by Matthew Tabor

Ernst Lamothe Jr. of the Rochester Democrat & Chronicle reports that the number of male teachers nationwide has hit a 40-year low and that the number of male teachers in New York State elementary schools has halved in about 25 years:

Men make up less than 10 percent of elementary school teachers nationwide, and the total number of male teachers now stands at a 40-year low, according to the National Education Association.

The percentage of male elementary teachers in New York state has declined since its peak of 19 percent in 1980 to about 9 percent today.

The article is effusive with the human interest element – which really isn’t interesting at all – but it’s worth reading for the nuggets about the state of teaching in New York.

NEA President Reg Weaver says that there’s a perception that men go into education to “teach the subject,” while women enter to rear and nurture children. I don’t know who perceives the situation that way, but it would be interesting to know. He goes on to say that:

“Others see teaching as women’s work that’s not lucrative enough for them to provide for their families, which is very important to men,” added Weaver. But “having male teachers is essential, because for some kids, these are the only men they have in their lives.”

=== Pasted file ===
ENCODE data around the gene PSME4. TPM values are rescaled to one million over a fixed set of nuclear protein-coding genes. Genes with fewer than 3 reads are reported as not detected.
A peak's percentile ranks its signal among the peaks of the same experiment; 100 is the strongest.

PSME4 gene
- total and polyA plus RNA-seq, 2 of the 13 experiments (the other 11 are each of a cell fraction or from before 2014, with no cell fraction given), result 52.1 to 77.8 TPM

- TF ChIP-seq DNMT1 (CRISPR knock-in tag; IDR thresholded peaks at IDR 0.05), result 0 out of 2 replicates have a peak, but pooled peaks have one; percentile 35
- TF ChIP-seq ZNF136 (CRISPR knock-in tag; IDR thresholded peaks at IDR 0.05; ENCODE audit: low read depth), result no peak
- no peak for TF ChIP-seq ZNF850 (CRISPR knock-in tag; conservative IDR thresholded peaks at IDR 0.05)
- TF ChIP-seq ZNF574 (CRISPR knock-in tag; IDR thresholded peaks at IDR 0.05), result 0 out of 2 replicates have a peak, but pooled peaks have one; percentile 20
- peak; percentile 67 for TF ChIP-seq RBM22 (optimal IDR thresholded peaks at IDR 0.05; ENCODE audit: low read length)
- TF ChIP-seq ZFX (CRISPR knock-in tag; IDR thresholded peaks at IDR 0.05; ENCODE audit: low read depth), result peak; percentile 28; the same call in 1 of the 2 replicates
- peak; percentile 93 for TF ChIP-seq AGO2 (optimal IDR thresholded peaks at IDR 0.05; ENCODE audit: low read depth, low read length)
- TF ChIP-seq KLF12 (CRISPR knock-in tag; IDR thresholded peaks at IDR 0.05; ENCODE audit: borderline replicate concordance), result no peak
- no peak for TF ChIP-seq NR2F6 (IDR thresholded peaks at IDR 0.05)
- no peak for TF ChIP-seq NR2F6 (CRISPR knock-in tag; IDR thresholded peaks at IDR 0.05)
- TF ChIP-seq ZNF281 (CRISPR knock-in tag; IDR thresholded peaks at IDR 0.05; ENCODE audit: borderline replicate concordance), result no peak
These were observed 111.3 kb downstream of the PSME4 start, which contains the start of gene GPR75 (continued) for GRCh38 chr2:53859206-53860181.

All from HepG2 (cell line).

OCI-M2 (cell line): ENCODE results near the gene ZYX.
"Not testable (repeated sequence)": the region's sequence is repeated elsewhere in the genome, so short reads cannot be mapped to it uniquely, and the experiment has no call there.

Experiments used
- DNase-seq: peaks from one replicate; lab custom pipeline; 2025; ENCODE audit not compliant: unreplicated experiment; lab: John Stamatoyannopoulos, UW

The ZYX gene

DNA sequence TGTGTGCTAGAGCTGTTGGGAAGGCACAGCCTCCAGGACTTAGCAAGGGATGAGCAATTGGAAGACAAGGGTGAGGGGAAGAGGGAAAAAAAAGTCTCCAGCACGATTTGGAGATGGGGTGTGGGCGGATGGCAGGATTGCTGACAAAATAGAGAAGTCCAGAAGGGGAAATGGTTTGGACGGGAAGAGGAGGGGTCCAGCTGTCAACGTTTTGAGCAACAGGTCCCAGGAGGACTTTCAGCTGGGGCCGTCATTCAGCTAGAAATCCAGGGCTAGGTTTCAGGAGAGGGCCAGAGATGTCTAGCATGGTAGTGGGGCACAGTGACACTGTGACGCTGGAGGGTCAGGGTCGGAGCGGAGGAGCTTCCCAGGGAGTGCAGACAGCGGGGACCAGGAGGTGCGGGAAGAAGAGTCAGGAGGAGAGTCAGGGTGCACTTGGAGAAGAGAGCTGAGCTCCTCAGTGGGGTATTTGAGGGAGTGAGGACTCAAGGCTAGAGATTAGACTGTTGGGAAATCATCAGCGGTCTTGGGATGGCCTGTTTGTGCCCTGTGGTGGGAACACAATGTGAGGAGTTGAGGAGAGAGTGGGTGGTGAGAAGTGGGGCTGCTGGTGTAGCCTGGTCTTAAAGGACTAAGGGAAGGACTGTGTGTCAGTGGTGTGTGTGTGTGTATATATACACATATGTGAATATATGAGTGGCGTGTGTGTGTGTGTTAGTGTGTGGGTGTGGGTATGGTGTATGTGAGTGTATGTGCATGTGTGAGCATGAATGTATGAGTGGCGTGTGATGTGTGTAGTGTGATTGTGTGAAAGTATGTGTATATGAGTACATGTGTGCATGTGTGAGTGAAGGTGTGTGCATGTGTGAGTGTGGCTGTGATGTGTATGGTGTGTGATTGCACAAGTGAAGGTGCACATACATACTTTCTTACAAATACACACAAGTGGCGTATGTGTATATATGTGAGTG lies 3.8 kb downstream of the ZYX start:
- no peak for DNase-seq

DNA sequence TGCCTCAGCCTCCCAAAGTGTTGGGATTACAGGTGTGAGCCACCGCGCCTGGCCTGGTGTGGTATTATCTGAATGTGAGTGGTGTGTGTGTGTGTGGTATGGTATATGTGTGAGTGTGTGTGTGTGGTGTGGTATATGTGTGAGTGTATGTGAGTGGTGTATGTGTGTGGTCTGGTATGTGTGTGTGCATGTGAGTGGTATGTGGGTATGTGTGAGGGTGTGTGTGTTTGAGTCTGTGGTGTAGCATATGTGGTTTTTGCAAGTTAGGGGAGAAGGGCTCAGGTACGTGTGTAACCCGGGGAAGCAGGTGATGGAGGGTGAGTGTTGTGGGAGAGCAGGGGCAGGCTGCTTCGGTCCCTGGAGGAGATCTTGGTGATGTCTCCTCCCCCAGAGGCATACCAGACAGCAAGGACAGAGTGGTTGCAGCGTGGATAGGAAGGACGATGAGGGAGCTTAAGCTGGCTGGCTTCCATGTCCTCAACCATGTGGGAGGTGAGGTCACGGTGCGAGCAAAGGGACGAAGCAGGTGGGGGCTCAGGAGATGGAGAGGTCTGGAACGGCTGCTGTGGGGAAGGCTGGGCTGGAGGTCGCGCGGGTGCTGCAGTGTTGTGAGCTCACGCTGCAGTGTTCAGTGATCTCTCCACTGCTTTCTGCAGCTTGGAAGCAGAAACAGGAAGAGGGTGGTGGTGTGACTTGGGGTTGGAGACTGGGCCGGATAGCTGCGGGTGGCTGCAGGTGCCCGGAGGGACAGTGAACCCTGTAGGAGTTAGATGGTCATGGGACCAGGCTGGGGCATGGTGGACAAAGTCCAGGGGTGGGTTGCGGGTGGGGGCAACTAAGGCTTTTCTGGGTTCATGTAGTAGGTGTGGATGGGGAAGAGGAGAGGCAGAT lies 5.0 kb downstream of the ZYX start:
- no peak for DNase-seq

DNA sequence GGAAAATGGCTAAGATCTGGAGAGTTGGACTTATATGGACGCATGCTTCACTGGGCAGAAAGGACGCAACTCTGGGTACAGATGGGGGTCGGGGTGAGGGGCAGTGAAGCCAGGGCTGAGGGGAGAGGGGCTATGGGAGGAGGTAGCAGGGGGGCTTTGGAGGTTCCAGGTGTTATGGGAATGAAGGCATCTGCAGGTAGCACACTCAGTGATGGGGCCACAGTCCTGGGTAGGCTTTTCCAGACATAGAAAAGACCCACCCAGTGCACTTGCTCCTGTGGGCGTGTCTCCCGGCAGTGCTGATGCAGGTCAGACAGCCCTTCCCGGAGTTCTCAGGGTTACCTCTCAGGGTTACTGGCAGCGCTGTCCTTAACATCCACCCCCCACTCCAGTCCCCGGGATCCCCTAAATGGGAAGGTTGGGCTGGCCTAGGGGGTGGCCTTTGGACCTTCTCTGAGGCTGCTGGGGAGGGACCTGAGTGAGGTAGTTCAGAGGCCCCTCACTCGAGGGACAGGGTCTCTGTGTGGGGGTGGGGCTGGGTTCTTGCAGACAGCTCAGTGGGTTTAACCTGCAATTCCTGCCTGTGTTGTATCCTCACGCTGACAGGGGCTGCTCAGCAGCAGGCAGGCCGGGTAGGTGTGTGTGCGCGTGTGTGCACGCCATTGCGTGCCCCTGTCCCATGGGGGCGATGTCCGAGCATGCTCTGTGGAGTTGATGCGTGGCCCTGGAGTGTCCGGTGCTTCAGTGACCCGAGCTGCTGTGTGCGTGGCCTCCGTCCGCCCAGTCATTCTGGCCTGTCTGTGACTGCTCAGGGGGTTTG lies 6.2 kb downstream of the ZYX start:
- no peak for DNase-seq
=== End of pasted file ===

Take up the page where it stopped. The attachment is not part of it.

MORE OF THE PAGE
Weaver’s mind is stuck in the campy Sociology 101 class he took a generation ago, but we know that improved pay will bring higher-quality, talented people into the profession regardless of gender. Strong, intelligent people are a necessity in education for a host of reasons, one of which is influencing students who may not have two strong parents at home. Then it gets saucy:

Also, some people are suspicious of men who want to teach younger kids.

“When parents see newspaper articles detailing male inappropriate behavior with students in middle and high schools, some may feel wary about having their small children taught by males,” said Jody Siegle, executive director of the Monroe County School Boards Association.

This puzzles me. I won’t even address the absurdity of thinking any male teacher is, deep down, an insatiable pedophile for wanting to work with young students. Recent stings – like this one a few days ago – along with plenty of statistics show us that offenders come from all walks of life, not just teaching.